Step 4: The user performs a transaction with a second financial institution
When a second financial institution requests that the user perform KYC, the user would grant the second institution access to their profile.
The first financial institution would receive an alert and then review the KYC data and its hash function with the hash function uploaded by the first institution. If the two match, the second financial institution would know that the KYC is the same as the one received by the first institution.
In the event that the hash functions don’t match, the second financial institution would have to manually validate the customer’s KYC documents. These discrepancies are not always concerning fraudulent or stolen documents. Consumers regularly obtain new government-issued ID cards, such as when they change addresses or get married, or when their documents expire. To accommodate these changes, financial institutions can leverage blockchain smart contracts to automatically update their systems when the user provides new documents. In this instance of updated documents, the user submits the new document first to the financial institution, which then broadcasts the change across the blockchain using the new hash function, which then becomes accessible to other financial institutions.
Benefits of Blockchain KYC
There are several benefits of having KYC on the blockchain — for both customers and institutions including:
1. Secure Data Collection
The decentralized network of blockchain in KYC produces results in data being accessed securely by both parties after permission has been given to them. Essentially, instances of unauthorized access are eliminated because the security offered by the blockchain means that data can only be accessed after permission has been given by the customer. This benefits both the customer and the institution.
2. Improved Efficiency
The decentralized blockchain works faster and reduces the time to onboard customers. Legacy KYC processes often require the use of several disparate systems and databases that must each run their own checks in sequence, thereby slowing down the process. As such, KYC can easily expedite customer onboarding time and with no third-party, licensed databases, resulting in lowered regulatory and compliance expenses.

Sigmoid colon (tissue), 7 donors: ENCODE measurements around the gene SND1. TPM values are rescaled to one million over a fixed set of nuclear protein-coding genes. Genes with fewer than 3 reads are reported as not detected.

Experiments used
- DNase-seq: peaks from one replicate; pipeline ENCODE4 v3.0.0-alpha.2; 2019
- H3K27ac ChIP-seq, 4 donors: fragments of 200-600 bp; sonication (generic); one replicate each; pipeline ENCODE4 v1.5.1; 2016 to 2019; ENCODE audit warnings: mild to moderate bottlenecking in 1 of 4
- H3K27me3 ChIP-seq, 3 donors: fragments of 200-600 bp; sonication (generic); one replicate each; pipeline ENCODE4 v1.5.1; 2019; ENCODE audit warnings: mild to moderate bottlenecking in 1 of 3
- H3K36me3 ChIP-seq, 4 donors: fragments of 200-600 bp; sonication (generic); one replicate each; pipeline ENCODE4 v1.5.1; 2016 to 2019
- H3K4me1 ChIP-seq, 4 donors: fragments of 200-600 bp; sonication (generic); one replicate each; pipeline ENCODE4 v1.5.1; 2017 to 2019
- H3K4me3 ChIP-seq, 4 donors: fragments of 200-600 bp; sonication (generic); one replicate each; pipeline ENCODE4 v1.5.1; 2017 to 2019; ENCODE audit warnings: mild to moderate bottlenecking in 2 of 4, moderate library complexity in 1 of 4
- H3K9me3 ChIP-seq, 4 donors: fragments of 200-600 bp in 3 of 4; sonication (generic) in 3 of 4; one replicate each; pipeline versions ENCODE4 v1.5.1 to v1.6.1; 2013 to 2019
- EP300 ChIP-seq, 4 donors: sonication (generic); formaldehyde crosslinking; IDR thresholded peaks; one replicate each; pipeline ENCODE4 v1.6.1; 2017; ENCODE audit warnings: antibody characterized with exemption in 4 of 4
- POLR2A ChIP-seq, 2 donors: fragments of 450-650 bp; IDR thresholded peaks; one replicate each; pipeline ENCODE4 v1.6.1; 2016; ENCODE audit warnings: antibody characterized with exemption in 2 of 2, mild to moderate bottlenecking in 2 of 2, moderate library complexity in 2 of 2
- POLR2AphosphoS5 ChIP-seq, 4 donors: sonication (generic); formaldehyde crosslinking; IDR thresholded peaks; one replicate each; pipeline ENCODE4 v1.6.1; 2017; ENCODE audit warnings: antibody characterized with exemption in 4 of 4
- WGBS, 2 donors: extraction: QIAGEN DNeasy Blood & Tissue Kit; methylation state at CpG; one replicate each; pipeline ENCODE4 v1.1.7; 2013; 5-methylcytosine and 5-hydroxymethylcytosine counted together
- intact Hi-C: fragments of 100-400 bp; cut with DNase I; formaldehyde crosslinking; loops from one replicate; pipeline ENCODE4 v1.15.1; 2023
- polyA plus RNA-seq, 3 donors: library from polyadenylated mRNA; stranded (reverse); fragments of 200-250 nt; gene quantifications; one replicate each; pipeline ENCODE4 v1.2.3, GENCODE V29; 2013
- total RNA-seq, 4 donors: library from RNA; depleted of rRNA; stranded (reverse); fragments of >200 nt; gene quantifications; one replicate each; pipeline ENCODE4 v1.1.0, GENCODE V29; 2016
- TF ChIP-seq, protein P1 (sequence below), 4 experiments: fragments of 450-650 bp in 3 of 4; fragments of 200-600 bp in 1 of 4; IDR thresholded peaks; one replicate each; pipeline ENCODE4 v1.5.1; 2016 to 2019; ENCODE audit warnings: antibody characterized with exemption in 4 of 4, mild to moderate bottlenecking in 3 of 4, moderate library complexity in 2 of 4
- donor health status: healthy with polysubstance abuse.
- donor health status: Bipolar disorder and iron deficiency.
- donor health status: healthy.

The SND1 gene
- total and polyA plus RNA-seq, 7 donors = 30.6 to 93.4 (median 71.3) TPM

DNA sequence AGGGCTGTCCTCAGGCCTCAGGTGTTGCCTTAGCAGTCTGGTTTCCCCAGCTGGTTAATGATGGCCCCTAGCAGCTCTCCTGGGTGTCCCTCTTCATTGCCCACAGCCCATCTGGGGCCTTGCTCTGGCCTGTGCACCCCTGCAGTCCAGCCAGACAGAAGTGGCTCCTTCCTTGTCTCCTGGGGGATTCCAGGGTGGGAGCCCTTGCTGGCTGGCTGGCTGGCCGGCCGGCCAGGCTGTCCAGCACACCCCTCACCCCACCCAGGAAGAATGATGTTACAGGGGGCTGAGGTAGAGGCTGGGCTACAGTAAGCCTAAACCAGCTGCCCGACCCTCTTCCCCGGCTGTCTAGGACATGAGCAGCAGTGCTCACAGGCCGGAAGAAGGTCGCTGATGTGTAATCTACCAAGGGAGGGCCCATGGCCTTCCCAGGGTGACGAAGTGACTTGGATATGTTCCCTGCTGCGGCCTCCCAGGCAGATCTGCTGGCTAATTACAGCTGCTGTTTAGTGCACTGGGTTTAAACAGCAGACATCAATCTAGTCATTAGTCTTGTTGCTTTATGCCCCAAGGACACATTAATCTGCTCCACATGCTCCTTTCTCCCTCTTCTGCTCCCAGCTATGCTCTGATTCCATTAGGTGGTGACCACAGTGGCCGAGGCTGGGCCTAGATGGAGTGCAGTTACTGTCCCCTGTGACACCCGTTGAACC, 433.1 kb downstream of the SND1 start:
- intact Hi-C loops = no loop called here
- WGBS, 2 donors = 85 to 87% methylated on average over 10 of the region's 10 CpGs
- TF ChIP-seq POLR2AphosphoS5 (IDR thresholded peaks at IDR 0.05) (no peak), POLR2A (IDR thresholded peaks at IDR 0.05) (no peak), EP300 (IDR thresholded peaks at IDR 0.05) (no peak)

Blockchain tech can help reduce the human effort and cost involved in KYC compliance. Using blockchain for KYC purposes could reduce personnel requirements for banks by 10%, equating to cost savings of up to $160 million annually.
3. More Accurate and Valid Data
One’s identity on the blockchain is immutable. Because transactions are transparent, carrying out KYC on the blockchain enables financial institutions to validate the accuracy of the customer’s identification data in the distributed ledger. Because one owns their own identity and data, and are the only ones with the ability to change it, financial institutions can know that during onboarding, they are accessing the most trustworthy, up-to-date user data.
4. Real-time Updated User Data
In the old way of onboarding, a customer knows when they are onboarded, but the individual documents do not keep their own records of when they were presented and used to verify the owner’s identity. With a KYC blockchain solution, every time a KYC transaction is performed at a financial institution, that information is shared within the distributed ledger.
Beyond security, efficiency and accuracy, this is perhaps the most important benefit of using blockchain for KYC, as the solution enables other participating institutions to access real-time updated information with a guarantee that every time there’s a new addition in the documents or there are any modifications, they’ll be notified. Without KYC on the blockchain, financial institutions will have no way of knowing whether their new customer had also recently onboarded or opened accounts at other institutions.
Onboard More Valuable Customers With Instnt Access™
Instnt Access™ is the industry leader in decentralized customer onboarding and portable KYC technology that provides a fully managed hyperledger blockchain for decentralized identifiers (DIDs). Insnt’s fully managed and frictionless solution saves financial institutions time, money and other resources so that they can focus on their core operations: signing up customers and boosting revenue. For more information on Instnt Access™, start your free demo today.